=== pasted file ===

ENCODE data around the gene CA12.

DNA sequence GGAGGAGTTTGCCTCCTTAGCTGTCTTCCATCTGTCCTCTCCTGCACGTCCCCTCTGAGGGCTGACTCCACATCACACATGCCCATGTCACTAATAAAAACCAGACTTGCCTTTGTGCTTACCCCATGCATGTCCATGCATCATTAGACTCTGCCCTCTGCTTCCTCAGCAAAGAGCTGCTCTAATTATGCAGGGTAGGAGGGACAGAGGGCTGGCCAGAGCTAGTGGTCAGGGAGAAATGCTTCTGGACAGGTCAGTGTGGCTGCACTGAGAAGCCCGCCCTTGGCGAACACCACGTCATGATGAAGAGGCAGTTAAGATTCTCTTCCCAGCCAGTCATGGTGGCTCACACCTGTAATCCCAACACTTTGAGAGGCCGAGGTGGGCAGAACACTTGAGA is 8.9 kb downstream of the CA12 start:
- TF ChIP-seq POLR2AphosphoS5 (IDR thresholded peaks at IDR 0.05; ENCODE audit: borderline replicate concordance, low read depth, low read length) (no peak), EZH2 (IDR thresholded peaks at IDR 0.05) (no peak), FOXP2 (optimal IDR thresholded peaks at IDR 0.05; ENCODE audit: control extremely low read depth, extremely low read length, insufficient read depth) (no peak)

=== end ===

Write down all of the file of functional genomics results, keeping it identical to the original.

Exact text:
ENCODE data around the gene CA12.

DNA sequence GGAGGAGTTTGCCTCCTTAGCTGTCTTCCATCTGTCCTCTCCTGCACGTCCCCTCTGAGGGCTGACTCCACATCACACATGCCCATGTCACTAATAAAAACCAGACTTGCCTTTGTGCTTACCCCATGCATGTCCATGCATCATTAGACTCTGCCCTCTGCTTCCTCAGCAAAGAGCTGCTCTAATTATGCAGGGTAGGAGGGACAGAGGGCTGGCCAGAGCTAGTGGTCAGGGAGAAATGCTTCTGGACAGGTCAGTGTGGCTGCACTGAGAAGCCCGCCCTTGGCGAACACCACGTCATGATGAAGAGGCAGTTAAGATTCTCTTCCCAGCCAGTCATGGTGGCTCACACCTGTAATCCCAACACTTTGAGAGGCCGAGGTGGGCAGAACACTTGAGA is 8.9 kb downstream of the CA12 start:
- TF ChIP-seq POLR2AphosphoS5 (IDR thresholded peaks at IDR 0.05; ENCODE audit: borderline replicate concordance, low read depth, low read length) (no peak), EZH2 (IDR thresholded peaks at IDR 0.05) (no peak), FOXP2 (optimal IDR thresholded peaks at IDR 0.05; ENCODE audit: control extremely low read depth, extremely low read length, insufficient read depth) (no peak)